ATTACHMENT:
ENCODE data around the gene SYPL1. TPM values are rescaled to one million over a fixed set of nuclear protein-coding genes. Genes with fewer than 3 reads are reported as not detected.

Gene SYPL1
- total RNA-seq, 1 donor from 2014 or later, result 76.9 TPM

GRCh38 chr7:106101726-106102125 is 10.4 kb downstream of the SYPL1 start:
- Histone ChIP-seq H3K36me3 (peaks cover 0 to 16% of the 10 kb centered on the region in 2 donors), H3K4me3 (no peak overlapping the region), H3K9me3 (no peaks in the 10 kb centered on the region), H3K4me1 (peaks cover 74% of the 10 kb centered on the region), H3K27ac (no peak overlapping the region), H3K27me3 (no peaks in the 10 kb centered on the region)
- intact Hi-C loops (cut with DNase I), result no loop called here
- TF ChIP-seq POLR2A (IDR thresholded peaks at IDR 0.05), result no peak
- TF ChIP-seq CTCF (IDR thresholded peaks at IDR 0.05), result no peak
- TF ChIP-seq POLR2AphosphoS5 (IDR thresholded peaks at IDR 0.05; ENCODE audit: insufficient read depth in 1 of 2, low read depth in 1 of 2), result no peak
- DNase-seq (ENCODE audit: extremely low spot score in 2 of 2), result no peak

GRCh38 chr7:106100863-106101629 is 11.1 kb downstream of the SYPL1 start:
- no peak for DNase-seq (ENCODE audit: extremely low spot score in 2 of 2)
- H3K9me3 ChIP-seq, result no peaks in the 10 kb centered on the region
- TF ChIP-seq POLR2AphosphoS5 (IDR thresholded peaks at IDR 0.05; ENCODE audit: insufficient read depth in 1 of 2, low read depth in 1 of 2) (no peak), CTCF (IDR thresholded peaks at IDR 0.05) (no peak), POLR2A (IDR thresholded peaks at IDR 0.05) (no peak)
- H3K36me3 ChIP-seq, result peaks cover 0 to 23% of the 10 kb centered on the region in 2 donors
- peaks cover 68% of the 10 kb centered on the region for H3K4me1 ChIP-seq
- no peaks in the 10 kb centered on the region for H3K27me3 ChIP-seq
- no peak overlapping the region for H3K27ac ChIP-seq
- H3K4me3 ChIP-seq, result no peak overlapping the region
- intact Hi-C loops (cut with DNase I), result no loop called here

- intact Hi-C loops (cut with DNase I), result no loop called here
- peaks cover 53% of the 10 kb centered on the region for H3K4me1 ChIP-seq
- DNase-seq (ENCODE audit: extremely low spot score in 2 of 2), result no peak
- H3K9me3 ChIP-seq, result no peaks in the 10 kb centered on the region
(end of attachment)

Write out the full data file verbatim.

ENCODE data around the gene SYPL1. TPM values are rescaled to one million over a fixed set of nuclear protein-coding genes. Genes with fewer than 3 reads are reported as not detected.

Gene SYPL1
- total RNA-seq, 1 donor from 2014 or later, result 76.9 TPM

GRCh38 chr7:106101726-106102125 is 10.4 kb downstream of the SYPL1 start:
- Histone ChIP-seq H3K36me3 (peaks cover 0 to 16% of the 10 kb centered on the region in 2 donors), H3K4me3 (no peak overlapping the region), H3K9me3 (no peaks in the 10 kb centered on the region), H3K4me1 (peaks cover 74% of the 10 kb centered on the region), H3K27ac (no peak overlapping the region), H3K27me3 (no peaks in the 10 kb centered on the region)
- intact Hi-C loops (cut with DNase I), result no loop called here
- TF ChIP-seq POLR2A (IDR thresholded peaks at IDR 0.05), result no peak
- TF ChIP-seq CTCF (IDR thresholded peaks at IDR 0.05), result no peak
- TF ChIP-seq POLR2AphosphoS5 (IDR thresholded peaks at IDR 0.05; ENCODE audit: insufficient read depth in 1 of 2, low read depth in 1 of 2), result no peak
- DNase-seq (ENCODE audit: extremely low spot score in 2 of 2), result no peak

GRCh38 chr7:106100863-106101629 is 11.1 kb downstream of the SYPL1 start:
- no peak for DNase-seq (ENCODE audit: extremely low spot score in 2 of 2)
- H3K9me3 ChIP-seq, result no peaks in the 10 kb centered on the region
- TF ChIP-seq POLR2AphosphoS5 (IDR thresholded peaks at IDR 0.05; ENCODE audit: insufficient read depth in 1 of 2, low read depth in 1 of 2) (no peak), CTCF (IDR thresholded peaks at IDR 0.05) (no peak), POLR2A (IDR thresholded peaks at IDR 0.05) (no peak)
- H3K36me3 ChIP-seq, result peaks cover 0 to 23% of the 10 kb centered on the region in 2 donors
- peaks cover 68% of the 10 kb centered on the region for H3K4me1 ChIP-seq
- no peaks in the 10 kb centered on the region for H3K27me3 ChIP-seq
- no peak overlapping the region for H3K27ac ChIP-seq
- H3K4me3 ChIP-seq, result no peak overlapping the region
- intact Hi-C loops (cut with DNase I), result no loop called here

- intact Hi-C loops (cut with DNase I), result no loop called here
- peaks cover 53% of the 10 kb centered on the region for H3K4me1 ChIP-seq
- DNase-seq (ENCODE audit: extremely low spot score in 2 of 2), result no peak
- H3K9me3 ChIP-seq, result no peaks in the 10 kb centered on the region